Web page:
On 4 November 2015, the Permanent Representatives Committee (Coreper) approved a compromise text agreed with the European Parliament on a directive on the strengthening of certain aspects of the presumption of innocence and the right to be present at trial in criminal proceedings.
The purpose of the directive is to enhance the right to a fair trial in criminal proceedings by laying down minimum rules concerning certain aspects of the presumption of innocence and the right to be present at the trial. In this way, the directive will complement the legal framework provided by the European Convention of Human Rights and the Charter of Fundamental Rights. The directive will strengthen mutual trust and confidence between the different judicial systems of the member states and will facilitate the mutual recognition of decisions in criminal matters.
"This agreement reached under the Luxembourg Presidency with the European Parliament is an important step in the creation of a European judicial area. The presumption of innocence is a fundamental principle of the legal process and one of the most important rights of the defence. This directive will strengthen the rights of suspects and accused persons in the EU by setting common minimum standards which will govern the basic rights of a fair trial", said Félix Braz, Luxembourg Minister for Justice and President of the Council.
According to the directive, member states will have to ensure that suspects and accused persons are presumed innocent until proven guilty under the law. The Directive provides two rights linked to this principle: the right to remain silent and the right not to incriminate oneself. In addition, member states will have to respect the following related obligations: before the final judgement, suspects and accused persons must not to be presented as being guilty through the use of measures of physical restraint and the burden of proof must be on the prosecution while any reasonable doubts as to the guilt should benefit the accused. The right to be present at one's trial is also addressed by this directive.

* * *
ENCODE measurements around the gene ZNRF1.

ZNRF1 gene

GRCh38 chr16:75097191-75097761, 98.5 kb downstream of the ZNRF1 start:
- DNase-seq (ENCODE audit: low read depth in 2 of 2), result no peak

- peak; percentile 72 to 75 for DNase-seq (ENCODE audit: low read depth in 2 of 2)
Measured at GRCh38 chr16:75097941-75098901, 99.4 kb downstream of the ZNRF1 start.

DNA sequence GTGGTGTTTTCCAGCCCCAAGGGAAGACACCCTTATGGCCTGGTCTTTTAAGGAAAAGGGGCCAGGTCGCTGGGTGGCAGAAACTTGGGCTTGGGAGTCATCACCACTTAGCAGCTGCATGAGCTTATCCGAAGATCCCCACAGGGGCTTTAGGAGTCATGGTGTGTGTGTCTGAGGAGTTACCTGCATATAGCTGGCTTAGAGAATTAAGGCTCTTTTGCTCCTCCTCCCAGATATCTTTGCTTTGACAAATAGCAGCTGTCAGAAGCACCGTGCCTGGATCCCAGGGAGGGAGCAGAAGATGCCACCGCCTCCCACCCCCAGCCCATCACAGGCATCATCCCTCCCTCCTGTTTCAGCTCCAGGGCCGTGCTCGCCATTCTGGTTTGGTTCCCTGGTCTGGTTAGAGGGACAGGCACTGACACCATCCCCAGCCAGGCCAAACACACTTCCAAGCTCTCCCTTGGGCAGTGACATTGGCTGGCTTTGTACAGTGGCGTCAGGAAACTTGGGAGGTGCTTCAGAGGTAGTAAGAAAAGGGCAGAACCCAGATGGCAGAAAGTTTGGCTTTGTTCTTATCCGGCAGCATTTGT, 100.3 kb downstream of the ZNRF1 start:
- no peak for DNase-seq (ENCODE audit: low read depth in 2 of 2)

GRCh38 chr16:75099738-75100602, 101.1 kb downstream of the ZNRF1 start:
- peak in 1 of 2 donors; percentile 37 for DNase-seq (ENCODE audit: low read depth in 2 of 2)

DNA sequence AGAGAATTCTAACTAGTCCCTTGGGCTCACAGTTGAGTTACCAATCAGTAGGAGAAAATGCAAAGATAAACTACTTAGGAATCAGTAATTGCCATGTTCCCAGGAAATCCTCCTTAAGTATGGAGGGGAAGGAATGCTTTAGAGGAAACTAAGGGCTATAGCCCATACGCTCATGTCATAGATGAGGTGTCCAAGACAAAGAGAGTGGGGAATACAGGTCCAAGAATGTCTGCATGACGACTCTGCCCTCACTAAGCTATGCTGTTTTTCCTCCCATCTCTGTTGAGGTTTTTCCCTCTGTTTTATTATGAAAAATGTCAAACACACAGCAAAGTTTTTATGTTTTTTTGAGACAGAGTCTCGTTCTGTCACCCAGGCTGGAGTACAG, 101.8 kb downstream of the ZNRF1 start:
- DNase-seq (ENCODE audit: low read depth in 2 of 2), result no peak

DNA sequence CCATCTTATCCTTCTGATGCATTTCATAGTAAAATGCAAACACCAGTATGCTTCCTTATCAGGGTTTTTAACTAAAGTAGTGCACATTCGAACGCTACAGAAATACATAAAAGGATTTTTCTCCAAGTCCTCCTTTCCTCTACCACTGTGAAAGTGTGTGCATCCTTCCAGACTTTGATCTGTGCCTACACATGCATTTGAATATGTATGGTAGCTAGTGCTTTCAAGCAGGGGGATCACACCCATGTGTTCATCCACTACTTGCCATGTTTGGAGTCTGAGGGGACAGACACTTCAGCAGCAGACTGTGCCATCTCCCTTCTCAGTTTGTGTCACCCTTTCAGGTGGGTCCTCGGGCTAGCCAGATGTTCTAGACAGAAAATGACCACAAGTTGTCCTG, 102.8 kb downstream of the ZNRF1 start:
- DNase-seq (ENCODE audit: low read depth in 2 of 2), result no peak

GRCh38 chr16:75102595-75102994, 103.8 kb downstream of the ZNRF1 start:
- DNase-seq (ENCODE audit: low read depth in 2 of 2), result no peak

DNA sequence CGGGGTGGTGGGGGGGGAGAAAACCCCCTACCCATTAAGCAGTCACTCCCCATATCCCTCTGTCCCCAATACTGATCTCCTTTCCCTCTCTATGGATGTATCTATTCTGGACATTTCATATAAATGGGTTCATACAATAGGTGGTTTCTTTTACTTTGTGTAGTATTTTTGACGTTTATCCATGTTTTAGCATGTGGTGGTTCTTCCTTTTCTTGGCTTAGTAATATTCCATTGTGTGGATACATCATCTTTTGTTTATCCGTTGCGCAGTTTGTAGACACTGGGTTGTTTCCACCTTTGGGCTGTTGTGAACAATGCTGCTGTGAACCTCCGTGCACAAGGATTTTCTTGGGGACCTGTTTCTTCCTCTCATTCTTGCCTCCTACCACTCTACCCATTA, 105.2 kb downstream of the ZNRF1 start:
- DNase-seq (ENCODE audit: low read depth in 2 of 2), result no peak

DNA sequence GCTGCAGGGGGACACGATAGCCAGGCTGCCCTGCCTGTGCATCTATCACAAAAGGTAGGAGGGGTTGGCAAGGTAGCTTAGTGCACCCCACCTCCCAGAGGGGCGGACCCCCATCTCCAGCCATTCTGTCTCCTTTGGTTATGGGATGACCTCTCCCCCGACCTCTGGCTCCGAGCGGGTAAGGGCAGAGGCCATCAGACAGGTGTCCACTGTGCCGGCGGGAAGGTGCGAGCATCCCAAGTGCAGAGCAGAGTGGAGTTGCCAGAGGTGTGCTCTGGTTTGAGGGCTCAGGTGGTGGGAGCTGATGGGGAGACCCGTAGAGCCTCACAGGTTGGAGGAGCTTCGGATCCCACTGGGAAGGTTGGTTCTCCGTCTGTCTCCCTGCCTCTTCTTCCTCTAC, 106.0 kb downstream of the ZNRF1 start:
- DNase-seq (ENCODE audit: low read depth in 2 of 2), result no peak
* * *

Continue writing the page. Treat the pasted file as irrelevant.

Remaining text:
Moreover, member states will have to ensure that suspects and accused persons have an effective remedy if their rights under this directive are breached.
Now that the agreement has been confirmed by the Permanent Representatives Committee, on behalf of the Council, the directive will be submitted, following legal-linguistic revision, to the European Parliament for a vote at first reading, and to the Council for adoption.
Once adopted, member states will have two years to bring into force the laws, regulations and administrative provisions necessary to comply with this directive.
The Commission presented its proposal on 27 November 2013. In a package adopted on the same date, the Commission presented also the following texts:
- a proposal for a directive on procedural safeguards for children who are suspected or accused in criminal proceedings;
- a proposal for a directive on the right to provisional legal aid for citizens suspected or accused of a crime and for those subject to a European Arrest Warrant;
- a recommendation on procedural safeguards for vulnerable people suspected or accused in criminal proceedings;
- a recommendation on the right to legal aid for suspects or accused persons in criminal proceedings.
Since 2009, the work in the European Union on strengthening procedural rights for suspects and accused persons in criminal proceedings has been carried out on the basis of the roadmap, which was adopted by the Council on 30 November 2009. The roadmap sets out a gradual approach towards establishing a full catalogue of procedural rights for suspects and accused persons in criminal proceedings. The European Council has made the roadmap part of the Stockholm programme, in which explicit reference was made to a measure on the presumption of innocence.
Three measures have already been adopted on the basis of the roadmap: Directive 2010/64/EU on the right to interpretation and translation in criminal proceedings, Directive 2012/13/EU on the right to information in criminal proceedings, and Directive 2013/48/EU on the right of access to a lawyer in criminal proceedings and in European arrest warrant proceedings, and on the right to have a third party informed upon deprivation of liberty and to communicate with third persons and with consular authorities while deprived of liberty.
In June 2013 the Council reached a general approach on the proposal for a directive on procedural safeguards for children. The negotiations with the European Parliament to reach an agreement on that text are ongoing.